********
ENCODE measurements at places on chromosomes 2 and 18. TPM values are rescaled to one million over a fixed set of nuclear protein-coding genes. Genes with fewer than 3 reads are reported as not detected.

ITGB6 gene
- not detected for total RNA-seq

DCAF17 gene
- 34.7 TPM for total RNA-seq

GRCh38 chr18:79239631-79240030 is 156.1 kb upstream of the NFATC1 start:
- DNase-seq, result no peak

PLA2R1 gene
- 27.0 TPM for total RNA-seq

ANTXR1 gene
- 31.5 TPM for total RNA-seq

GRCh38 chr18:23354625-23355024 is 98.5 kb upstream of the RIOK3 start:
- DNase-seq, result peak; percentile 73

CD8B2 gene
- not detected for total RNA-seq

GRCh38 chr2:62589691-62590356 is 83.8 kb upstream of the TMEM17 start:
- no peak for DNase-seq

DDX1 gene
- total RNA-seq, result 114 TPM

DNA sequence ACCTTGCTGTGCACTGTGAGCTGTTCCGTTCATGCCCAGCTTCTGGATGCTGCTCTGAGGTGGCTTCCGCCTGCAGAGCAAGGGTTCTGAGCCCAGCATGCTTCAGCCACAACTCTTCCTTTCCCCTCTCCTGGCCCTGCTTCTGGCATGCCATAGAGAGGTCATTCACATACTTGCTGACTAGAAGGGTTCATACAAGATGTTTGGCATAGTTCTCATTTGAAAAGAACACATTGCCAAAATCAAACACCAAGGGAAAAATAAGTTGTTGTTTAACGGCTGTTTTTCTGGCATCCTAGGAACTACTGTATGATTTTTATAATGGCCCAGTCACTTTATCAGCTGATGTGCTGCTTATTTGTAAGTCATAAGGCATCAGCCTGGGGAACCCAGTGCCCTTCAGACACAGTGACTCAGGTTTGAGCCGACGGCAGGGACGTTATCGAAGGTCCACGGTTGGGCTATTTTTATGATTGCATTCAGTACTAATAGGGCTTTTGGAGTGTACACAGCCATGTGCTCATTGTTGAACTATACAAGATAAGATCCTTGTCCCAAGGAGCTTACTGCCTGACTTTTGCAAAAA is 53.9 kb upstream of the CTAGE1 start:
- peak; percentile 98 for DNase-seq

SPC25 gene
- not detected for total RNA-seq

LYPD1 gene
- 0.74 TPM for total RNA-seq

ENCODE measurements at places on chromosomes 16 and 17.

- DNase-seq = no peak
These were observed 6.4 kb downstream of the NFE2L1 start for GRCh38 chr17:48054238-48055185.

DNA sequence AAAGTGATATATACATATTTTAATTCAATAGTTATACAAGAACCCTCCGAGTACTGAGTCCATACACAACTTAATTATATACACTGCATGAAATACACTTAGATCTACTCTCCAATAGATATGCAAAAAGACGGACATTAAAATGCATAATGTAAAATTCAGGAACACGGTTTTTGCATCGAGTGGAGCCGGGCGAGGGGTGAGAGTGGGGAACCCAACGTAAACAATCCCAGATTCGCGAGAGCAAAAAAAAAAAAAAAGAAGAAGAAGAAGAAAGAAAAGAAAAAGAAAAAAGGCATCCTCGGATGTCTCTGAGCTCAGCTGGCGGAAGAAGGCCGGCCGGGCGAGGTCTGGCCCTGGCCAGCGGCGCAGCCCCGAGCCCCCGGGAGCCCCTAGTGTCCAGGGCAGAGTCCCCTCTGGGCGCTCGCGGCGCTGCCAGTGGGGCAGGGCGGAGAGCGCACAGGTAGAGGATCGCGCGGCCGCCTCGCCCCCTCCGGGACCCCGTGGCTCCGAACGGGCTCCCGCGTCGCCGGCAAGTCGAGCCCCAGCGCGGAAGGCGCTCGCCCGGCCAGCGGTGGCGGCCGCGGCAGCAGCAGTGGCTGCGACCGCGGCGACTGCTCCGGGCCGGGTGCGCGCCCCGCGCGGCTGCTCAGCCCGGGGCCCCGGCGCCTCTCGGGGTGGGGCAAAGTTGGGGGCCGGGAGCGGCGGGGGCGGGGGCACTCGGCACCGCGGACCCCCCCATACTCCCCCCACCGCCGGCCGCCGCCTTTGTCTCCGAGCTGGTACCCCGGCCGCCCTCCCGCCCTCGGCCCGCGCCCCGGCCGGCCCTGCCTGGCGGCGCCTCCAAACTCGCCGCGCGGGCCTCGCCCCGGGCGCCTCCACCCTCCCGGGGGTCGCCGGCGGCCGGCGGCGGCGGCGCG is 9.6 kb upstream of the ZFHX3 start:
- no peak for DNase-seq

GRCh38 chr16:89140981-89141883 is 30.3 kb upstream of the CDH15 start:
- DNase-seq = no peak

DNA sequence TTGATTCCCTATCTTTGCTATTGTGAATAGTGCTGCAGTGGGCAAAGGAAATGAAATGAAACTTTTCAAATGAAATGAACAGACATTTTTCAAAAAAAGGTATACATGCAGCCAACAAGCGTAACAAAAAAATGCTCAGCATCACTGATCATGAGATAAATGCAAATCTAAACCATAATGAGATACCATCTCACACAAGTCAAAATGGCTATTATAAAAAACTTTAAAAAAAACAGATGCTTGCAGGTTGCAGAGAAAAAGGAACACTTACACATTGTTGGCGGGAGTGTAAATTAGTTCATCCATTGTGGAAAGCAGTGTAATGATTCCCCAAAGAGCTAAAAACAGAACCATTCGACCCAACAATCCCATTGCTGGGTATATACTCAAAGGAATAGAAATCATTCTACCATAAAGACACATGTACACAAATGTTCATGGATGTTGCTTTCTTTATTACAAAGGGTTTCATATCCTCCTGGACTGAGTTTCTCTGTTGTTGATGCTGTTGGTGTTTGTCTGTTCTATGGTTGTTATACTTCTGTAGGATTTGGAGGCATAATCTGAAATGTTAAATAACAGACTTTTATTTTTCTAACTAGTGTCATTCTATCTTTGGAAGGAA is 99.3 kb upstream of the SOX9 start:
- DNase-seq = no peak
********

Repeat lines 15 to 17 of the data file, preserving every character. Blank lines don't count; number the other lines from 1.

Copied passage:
- not detected for total RNA-seq

GRCh38 chr2:62589691-62590356 is 83.8 kb upstream of the TMEM17 start:
- no peak for DNase-seq